InvestSense’s Comments on SEC “Best Interest” Proposal

The Securities and Exchange Commission is currently seeking public comments on its “Best Interest” (BI) proposal. The proposal would reportedly provide a standard of conduct for anyone providing financial services to the public.  The standard would supposedly protect investors from the abusive marketing practices of the investment industry that led to the Department of Labor’s fiduciary standard in the first place.

While I appreciate the fact that the SEC recognizes the need to address the fiduciary issue, I have concerns about whether the SEC is sincere about adopting a meaningful fiduciary standard that will provide the protection that investors need, or just putting on a show that will result in a watered down version of FINRA’s “suitability” standard.

The SEC’s mission statement clearly indicates that protection of investors is a primary purpose. Judicial decisions involving the agency have clearly stated that it is the SEC’s duty to protect investors, not the investment industry.

In Norris & Hirshberg v. SEC (177 F.2d 228), the court rejected the defendant’s suggestion that the securities laws were intended to protect the investment industry, stating that

“[t]o accept it would be to adopt the fallacious theory that Congress enacted existing securities legislation for the protection of the broker-dealer rather than for the protection of the public. On the contrary, it has long been recognized by the federal courts that the investing and usually naive public need special protection in this specialized field.” (at 233)

In Archer v. SEC (133 F.2d 795), the court echoed those same concerns, stating that

“[t]he business of trading in securities is one in which opportunities for dishonesty are of constant recurrence and ever present….The Congress has seen fit to regulate this business.”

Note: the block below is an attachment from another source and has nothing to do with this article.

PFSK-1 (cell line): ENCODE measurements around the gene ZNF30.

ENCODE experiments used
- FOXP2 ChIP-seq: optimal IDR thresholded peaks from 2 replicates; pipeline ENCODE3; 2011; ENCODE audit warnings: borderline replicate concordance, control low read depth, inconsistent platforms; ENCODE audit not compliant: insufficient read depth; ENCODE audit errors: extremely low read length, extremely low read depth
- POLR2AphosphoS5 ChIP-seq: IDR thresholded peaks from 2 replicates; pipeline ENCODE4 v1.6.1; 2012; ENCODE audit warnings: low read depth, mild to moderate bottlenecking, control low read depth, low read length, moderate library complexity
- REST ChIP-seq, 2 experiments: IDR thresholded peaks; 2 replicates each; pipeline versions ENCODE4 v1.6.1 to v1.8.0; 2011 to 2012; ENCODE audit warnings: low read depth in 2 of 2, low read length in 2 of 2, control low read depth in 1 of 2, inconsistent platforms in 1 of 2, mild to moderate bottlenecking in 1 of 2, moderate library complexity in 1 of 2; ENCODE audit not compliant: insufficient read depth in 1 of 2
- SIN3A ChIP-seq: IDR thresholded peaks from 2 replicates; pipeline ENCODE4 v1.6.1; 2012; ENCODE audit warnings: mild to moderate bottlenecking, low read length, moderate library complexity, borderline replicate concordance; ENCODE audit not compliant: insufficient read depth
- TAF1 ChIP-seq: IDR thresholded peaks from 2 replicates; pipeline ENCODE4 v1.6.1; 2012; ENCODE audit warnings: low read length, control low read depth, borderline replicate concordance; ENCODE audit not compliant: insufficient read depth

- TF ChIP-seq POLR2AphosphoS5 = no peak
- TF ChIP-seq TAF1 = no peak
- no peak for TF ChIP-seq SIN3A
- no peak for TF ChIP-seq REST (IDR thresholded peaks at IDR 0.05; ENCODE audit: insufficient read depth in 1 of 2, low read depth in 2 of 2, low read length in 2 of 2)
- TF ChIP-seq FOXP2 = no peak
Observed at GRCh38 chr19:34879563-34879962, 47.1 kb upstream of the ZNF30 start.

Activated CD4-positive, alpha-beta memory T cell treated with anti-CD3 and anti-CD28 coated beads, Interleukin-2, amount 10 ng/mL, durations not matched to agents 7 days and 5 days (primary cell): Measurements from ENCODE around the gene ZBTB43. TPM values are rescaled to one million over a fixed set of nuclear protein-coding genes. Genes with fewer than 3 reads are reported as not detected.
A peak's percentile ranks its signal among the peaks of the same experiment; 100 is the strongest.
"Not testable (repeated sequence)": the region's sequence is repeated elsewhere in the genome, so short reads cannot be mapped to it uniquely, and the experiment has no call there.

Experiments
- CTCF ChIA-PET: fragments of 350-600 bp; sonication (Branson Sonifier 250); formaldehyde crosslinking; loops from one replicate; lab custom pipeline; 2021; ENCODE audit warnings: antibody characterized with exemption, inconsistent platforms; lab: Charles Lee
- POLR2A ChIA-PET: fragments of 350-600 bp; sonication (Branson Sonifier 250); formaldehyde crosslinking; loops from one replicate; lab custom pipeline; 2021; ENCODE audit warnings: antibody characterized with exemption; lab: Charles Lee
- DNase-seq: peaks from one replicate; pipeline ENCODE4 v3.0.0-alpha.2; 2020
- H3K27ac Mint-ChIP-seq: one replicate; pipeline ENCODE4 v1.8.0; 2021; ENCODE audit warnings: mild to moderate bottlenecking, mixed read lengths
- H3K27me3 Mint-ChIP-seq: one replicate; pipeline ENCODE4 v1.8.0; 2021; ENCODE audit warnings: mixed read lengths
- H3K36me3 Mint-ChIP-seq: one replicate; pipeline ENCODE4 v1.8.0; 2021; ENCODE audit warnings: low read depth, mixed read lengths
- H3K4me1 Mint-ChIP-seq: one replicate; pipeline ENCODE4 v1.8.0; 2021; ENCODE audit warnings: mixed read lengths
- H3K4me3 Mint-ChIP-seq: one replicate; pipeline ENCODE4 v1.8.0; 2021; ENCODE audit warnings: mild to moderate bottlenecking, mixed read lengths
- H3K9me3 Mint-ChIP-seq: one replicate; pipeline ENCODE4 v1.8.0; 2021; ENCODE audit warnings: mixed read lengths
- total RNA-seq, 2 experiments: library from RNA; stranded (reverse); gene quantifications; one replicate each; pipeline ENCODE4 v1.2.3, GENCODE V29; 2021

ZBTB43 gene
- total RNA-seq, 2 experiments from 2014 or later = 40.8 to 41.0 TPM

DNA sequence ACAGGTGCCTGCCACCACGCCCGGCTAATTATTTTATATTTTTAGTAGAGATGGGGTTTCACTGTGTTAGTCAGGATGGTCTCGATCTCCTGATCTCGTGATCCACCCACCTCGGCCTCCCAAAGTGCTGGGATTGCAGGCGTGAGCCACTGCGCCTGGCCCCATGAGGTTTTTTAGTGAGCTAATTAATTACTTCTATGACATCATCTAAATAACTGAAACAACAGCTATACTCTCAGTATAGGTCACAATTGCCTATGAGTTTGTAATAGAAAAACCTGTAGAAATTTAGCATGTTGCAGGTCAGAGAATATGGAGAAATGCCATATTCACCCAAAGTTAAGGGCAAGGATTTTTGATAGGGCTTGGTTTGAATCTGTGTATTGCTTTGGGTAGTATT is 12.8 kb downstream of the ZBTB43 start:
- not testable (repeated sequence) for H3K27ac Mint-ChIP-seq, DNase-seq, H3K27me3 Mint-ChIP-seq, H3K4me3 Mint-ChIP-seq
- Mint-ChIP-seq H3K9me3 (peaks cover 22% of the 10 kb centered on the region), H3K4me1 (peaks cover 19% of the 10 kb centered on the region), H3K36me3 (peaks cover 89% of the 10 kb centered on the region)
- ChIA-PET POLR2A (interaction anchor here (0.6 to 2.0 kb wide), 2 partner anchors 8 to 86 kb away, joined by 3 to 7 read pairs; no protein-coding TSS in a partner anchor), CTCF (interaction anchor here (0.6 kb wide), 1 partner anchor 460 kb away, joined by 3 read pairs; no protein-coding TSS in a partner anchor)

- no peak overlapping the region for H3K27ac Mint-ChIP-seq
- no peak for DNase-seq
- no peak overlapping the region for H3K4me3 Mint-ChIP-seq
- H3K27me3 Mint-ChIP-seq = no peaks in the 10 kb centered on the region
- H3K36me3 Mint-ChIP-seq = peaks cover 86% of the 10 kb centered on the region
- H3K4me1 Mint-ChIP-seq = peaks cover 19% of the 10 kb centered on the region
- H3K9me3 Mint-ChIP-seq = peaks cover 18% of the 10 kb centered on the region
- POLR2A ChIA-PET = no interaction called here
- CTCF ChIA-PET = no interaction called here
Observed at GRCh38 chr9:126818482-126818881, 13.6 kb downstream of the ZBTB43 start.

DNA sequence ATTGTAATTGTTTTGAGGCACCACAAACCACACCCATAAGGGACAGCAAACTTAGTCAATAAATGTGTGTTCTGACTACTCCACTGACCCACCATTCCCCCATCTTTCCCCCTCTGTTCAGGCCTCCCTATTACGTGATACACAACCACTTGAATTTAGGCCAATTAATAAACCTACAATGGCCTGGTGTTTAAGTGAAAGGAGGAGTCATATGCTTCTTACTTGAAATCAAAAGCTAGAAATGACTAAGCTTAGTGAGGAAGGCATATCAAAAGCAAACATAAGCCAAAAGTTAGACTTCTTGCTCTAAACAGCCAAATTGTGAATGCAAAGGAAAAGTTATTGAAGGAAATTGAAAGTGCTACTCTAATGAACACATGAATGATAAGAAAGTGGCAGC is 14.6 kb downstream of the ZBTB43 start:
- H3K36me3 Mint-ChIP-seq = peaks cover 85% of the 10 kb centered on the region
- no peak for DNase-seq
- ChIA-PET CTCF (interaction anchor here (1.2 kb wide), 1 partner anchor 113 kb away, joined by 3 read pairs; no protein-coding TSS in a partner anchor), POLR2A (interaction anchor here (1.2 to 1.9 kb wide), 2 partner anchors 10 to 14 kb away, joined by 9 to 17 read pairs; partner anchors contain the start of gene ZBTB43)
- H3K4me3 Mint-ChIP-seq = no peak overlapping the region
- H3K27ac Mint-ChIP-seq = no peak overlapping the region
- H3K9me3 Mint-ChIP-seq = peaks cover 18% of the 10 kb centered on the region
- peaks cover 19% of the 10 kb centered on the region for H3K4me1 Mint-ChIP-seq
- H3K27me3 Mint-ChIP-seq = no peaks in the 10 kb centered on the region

Any suggestion that a “suitability,” or “just OK,” standard provides the same protection that a true fiduciary, or “best interest at all times,” standard is disingenuous and a blatant violation of the agency’s mission statement and the very purpose for which the agency was formed.

The need for a meaningful fiduciary standard for anyone financial services to the public can also be seen in the investment firms retreating from being held to any fiduciary duties in connection with 401(k) plans, arguably in order to engage in the same abusive marketing strategies that led to the DOL’s fiduciary standard in the first place.

In FINRA Regulatory Notice 12-25, FINRA stated that the suitability standard and the best interest standard are “inextricably intertwined.” If one accepts that as true, then the SEC should have no objection to clearly defining the legal duty owed to investors as a “fiduciary” duty and defining the duty using the term fiduciary and the terms set out in the ’40 Act, since the best interest standard requires a higher standard of conduct(fiduciary)than the suitability standard just OK).

he late General Norman Schwarzkopf once stated that “the truth is, we all know the right thing to do. The hard part is doing it.” For the sake of American investors, follow the court’s admonition in Norris & Hirshberg and do the right thing and properly protect American investors, instead of the investment industry. by adopting a meaningful fiduciary standard.

The public comment period is open until August 1, 2018. Comments can be submitted at https://www.sec.gov/comments/s7-07-18/s70718.htm

This entry was posted in Best Interest Proposal, Best Interests, Consumer Protection, Consumer Rights, Fiduciary, Fiduciary Standard, Investment Advice, Investor Protection and tagged , , , , , , , , , , . Bookmark the permalink.